If infants encounter a wide range of bacteria they are less at risk of developing allergic disease later in life. This is the conclusion of research from the University of Copenhagen, which suggests completely new factors in many modern lifestyle diseases.
Oversensitivity diseases, or allergies, now affect 25 per cent of the population of Denmark. The figure has been on the increase in recent decades and now researchers at the Dansk BørneAstma Center [COPSAC, Copenhagen Prospective Studies on Asthma in Childhood], University of Copenhagen, are at last able to partly explain the reasons.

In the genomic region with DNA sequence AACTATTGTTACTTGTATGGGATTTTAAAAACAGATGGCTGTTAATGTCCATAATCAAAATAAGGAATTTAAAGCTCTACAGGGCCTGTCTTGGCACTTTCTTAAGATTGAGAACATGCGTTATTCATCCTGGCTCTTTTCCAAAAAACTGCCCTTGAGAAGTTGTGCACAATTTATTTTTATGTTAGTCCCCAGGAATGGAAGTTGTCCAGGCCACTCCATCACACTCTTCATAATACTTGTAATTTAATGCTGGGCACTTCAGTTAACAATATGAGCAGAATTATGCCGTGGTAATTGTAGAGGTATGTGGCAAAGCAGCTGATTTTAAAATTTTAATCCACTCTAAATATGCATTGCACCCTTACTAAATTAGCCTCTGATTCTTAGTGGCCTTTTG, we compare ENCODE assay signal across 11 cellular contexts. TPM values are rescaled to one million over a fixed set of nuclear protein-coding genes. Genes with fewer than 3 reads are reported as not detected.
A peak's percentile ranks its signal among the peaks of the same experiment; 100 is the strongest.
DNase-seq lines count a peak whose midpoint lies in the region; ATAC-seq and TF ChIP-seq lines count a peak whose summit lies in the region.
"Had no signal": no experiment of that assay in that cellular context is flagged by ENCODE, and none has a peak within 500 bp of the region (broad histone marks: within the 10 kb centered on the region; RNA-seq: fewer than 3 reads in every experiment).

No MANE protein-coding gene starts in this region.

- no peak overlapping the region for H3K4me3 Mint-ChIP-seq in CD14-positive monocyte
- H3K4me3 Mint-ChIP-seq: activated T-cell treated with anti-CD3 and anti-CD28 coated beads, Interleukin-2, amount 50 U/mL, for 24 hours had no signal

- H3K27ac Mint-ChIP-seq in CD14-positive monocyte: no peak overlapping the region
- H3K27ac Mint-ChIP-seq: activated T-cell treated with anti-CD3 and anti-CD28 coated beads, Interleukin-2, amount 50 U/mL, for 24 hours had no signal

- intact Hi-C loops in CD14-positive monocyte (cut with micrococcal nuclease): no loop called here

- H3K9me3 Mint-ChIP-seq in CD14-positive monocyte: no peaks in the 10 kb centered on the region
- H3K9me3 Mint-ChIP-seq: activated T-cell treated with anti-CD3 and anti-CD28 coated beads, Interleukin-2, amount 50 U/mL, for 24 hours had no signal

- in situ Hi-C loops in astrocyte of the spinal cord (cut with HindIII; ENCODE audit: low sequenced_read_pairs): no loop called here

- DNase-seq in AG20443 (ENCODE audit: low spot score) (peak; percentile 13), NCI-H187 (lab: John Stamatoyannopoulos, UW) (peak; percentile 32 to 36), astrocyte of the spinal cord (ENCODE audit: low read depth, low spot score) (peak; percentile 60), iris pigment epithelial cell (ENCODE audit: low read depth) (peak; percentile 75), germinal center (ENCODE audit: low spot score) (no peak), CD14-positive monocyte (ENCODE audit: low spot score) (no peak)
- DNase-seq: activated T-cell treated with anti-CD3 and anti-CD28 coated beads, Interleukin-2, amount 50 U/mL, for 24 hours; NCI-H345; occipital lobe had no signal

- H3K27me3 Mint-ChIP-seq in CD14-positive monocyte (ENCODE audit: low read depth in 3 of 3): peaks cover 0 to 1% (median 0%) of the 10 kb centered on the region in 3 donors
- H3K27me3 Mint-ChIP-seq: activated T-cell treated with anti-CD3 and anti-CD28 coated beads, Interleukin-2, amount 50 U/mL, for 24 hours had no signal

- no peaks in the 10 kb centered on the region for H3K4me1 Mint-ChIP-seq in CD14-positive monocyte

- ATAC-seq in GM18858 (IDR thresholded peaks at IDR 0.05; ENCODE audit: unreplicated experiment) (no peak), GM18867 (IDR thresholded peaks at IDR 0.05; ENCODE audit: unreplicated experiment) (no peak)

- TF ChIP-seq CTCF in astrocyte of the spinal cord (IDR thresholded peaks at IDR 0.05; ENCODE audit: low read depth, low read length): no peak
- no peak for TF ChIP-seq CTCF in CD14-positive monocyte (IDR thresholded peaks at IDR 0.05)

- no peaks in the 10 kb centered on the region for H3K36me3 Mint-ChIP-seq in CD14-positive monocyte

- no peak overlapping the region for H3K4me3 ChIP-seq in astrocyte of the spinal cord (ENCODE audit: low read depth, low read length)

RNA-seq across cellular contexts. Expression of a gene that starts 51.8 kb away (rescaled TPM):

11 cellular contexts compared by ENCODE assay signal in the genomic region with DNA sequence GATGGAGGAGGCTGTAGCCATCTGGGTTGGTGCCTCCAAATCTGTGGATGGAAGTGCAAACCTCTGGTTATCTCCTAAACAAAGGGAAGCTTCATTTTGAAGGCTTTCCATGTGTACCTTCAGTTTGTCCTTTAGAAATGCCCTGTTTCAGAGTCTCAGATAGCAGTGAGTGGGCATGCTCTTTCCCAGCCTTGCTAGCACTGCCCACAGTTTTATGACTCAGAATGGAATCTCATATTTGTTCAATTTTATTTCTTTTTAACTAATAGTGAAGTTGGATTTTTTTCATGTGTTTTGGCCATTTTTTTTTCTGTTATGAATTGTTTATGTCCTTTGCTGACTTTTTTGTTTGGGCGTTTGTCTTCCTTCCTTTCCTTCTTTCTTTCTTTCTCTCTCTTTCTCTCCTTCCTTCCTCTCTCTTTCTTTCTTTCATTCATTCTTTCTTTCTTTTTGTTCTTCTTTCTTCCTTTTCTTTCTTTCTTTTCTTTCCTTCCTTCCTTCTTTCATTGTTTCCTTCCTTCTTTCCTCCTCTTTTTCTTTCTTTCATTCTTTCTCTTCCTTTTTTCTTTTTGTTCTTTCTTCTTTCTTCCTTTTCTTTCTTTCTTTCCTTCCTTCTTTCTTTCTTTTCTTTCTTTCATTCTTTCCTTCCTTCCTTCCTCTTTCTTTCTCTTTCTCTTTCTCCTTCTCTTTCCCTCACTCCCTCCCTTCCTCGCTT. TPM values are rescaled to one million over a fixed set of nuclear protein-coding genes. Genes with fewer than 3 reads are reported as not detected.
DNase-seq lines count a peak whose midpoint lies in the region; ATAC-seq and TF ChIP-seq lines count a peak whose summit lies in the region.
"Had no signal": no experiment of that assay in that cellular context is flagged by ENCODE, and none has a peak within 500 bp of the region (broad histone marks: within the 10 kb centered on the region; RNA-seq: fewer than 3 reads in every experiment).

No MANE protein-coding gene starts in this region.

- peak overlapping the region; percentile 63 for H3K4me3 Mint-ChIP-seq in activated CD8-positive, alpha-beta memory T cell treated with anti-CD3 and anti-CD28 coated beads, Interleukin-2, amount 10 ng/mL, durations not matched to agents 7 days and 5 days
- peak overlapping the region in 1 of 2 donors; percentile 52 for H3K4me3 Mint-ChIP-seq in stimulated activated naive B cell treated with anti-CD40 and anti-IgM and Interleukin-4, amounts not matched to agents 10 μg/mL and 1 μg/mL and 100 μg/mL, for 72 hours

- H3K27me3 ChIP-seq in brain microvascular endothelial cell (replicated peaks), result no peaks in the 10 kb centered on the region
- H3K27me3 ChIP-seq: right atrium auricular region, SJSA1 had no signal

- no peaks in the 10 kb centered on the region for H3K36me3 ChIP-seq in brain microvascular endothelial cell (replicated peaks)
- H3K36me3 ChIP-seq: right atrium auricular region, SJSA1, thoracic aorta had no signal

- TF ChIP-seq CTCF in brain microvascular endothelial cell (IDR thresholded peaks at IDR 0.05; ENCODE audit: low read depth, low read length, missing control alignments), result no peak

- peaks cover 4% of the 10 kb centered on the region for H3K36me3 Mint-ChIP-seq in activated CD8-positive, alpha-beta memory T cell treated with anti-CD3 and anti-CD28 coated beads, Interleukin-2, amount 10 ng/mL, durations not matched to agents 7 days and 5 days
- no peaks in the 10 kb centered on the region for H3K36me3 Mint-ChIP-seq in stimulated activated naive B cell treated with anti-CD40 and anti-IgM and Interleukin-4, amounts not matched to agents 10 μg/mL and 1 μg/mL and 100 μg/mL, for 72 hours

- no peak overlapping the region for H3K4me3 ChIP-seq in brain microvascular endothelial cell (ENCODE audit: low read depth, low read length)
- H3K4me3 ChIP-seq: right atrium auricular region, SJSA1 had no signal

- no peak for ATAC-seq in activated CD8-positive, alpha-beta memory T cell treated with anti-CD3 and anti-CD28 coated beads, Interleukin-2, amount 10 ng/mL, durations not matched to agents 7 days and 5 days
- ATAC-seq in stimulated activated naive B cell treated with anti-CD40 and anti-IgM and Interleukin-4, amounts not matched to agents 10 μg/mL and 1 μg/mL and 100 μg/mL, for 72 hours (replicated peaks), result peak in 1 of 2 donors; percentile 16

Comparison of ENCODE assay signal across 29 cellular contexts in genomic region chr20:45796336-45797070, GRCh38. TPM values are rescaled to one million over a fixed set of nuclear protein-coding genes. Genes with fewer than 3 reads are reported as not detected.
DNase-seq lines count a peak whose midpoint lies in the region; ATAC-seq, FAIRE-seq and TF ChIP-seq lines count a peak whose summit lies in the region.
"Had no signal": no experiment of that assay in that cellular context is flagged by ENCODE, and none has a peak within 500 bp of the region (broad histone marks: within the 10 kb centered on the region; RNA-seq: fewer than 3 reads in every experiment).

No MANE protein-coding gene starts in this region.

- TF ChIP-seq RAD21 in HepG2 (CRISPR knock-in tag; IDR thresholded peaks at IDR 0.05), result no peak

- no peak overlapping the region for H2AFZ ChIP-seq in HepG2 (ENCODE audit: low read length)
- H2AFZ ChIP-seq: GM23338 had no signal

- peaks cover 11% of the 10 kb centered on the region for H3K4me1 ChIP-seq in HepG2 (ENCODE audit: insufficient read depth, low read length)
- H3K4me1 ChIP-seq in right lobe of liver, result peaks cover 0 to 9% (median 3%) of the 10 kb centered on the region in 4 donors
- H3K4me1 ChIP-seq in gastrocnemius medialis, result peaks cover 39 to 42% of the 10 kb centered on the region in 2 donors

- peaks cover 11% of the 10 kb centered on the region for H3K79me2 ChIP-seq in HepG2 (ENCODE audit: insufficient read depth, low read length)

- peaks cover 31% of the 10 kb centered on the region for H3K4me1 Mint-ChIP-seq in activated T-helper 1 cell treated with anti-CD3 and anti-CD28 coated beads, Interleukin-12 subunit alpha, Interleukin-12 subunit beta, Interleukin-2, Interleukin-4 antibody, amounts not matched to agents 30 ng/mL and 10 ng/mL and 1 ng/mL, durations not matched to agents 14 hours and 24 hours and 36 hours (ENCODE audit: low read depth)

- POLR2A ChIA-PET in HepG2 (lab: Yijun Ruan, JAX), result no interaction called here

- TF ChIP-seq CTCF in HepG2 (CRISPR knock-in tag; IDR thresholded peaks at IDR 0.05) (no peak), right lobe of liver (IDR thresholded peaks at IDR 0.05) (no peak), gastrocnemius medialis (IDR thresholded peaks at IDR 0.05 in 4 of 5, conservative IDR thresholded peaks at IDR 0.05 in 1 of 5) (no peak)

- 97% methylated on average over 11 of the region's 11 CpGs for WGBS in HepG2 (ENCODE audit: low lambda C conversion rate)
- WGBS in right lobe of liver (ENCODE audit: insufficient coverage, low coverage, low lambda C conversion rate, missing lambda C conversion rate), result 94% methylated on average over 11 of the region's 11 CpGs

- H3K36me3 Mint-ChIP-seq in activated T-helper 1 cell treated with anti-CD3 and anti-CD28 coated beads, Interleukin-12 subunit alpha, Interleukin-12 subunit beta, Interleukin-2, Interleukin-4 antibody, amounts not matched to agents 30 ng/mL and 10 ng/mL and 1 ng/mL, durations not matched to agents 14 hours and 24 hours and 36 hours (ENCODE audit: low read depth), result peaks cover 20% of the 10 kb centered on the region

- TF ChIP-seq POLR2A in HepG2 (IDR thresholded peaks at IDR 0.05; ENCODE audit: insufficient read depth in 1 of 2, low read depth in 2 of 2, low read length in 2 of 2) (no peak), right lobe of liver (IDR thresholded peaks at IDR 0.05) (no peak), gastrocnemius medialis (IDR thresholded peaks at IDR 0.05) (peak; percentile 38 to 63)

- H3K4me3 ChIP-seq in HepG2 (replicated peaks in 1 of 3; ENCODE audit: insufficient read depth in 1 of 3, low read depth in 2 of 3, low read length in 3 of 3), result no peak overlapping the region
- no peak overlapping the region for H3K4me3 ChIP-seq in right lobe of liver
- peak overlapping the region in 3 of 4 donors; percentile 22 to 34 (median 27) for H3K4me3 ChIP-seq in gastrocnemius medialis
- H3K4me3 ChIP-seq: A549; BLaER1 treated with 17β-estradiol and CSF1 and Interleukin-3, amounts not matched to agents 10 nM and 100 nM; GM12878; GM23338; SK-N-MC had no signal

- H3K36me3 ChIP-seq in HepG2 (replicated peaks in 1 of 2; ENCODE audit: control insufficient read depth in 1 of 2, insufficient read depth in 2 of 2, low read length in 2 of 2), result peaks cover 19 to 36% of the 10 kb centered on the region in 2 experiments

A variety of bacteria offers protection
"In our study of over 400 children we observed a direct link between the number of different bacteria in their rectums and the risk of development of allergic disease later in life," says Professor Hans Bisgaard, consultant at Gentofte Hospital, head of the Copenhagen Prospective Studies on Asthma in Childhood, and professor of children's diseases at the Faculty of Health Sciences, University of Copenhagen.
"Reduced diversity of the intestinal microbiota during infancy was associated with increased risk of allergic disease at school age, he continues. But if there was considerable diversity, the risk was reduced, and the greater the variation, the lower the risk.